First Reason to Like One of Them

Well I've found my first reason for liking a presidential candidate this year. Not that I'm trying very hard, being a rational voter. McCain is against bailing out Fannie Mae.

Up to this point I had disliked him due to McCain-Feingold and at least he is not tied to racism like Barack "Trinity Church" Obama , or Ron "Newsletter" Paul was.

I hadn't like Paul for other reasons. His blame terrorism on America stance was a one issue killer for me. The world is more complex than "We'll stay out of everyone's business and they'll be nice".

I still don't have a candidate I like enough to vote for and I don't hate any candidate enough to "vote for the other guy" at this point so it looks like I won't be voting at all. I do think Obama is going to make a mess of the economy but I think that of all the candidates.

This Fannie Mae stance was only a minor sign that McCain gets the economics, but Bush had such "minor signs" before he was elected and he proceeded to screw up the economy more than it already was. He was into bailouts, tariffs and keeping Alan Greenspan around to inflate the currency, for example.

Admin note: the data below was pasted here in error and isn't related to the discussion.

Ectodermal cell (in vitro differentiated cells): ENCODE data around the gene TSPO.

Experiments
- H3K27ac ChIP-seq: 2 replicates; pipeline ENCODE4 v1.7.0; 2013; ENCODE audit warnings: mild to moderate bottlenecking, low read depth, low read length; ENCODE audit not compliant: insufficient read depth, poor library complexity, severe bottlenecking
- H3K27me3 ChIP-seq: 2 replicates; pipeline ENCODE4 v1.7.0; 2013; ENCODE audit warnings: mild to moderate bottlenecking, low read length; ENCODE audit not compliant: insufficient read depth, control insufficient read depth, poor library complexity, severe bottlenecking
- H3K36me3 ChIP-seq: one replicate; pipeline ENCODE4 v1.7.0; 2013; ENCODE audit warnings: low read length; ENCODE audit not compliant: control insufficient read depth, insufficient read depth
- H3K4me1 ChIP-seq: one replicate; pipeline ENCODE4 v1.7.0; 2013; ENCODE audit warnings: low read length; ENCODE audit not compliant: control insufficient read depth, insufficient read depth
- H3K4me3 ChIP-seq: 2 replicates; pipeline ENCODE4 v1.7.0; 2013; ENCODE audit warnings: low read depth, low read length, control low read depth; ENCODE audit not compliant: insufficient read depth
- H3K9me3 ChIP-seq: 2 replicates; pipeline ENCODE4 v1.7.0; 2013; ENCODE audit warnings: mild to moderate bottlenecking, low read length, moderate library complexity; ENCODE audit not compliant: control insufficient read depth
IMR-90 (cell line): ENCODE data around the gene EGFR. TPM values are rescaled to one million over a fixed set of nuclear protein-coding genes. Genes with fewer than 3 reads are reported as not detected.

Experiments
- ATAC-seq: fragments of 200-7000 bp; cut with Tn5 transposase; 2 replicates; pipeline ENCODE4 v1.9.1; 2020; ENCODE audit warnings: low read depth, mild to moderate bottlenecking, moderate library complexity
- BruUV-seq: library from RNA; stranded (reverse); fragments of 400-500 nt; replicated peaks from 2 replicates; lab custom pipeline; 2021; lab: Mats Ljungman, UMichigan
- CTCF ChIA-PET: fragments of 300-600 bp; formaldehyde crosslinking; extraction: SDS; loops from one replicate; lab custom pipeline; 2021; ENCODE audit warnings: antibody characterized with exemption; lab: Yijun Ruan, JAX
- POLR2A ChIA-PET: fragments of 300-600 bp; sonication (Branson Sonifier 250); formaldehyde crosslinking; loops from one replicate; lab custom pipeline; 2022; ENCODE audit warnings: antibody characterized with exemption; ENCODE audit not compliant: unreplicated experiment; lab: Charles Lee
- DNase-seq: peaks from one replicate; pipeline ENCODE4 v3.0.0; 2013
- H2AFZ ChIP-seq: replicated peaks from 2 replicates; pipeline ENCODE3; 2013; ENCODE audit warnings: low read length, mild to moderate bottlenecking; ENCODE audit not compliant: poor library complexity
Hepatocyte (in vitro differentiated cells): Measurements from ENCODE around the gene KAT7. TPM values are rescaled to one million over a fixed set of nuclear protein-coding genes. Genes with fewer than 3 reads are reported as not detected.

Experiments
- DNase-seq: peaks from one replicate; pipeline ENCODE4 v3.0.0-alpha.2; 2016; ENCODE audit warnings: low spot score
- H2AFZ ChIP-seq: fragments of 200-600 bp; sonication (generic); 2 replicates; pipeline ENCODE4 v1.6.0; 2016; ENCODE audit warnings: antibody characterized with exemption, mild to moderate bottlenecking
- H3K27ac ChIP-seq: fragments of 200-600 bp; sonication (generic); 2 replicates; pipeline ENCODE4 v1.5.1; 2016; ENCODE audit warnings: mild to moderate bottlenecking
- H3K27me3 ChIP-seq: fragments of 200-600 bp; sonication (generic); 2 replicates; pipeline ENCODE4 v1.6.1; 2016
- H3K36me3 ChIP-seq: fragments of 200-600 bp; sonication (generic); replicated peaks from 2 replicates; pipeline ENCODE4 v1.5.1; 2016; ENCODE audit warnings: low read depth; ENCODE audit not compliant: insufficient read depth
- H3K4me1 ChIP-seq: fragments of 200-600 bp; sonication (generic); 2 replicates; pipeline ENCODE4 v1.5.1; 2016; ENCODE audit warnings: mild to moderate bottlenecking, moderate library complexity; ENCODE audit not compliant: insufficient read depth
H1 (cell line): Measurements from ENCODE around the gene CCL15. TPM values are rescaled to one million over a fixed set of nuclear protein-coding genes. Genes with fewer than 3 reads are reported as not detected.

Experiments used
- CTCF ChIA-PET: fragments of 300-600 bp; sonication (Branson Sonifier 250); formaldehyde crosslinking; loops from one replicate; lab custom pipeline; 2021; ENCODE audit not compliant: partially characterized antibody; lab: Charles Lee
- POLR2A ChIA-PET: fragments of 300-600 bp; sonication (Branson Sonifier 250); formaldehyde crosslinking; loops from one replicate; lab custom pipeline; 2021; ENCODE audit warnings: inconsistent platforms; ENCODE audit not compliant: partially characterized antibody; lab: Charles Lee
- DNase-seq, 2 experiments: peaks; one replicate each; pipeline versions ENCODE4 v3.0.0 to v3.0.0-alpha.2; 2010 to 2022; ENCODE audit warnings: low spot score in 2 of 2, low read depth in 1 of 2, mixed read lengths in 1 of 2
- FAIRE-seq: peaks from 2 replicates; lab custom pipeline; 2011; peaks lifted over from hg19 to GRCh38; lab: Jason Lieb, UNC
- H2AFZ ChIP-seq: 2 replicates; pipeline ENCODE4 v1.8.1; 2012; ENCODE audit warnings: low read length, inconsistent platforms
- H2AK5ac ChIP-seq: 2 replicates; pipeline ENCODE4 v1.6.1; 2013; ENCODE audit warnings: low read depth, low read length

We are in real deep economic trouble and most people don't recognize it. Whoever is president is going to inherit a mess. I wonder how it's going to play out. If it's Obama he might get sainted like FDR did for making things worse. I don't think McCain will get that benefit. Even if he does exactly right things I think he will be blamed for the troubles and may not make a second term.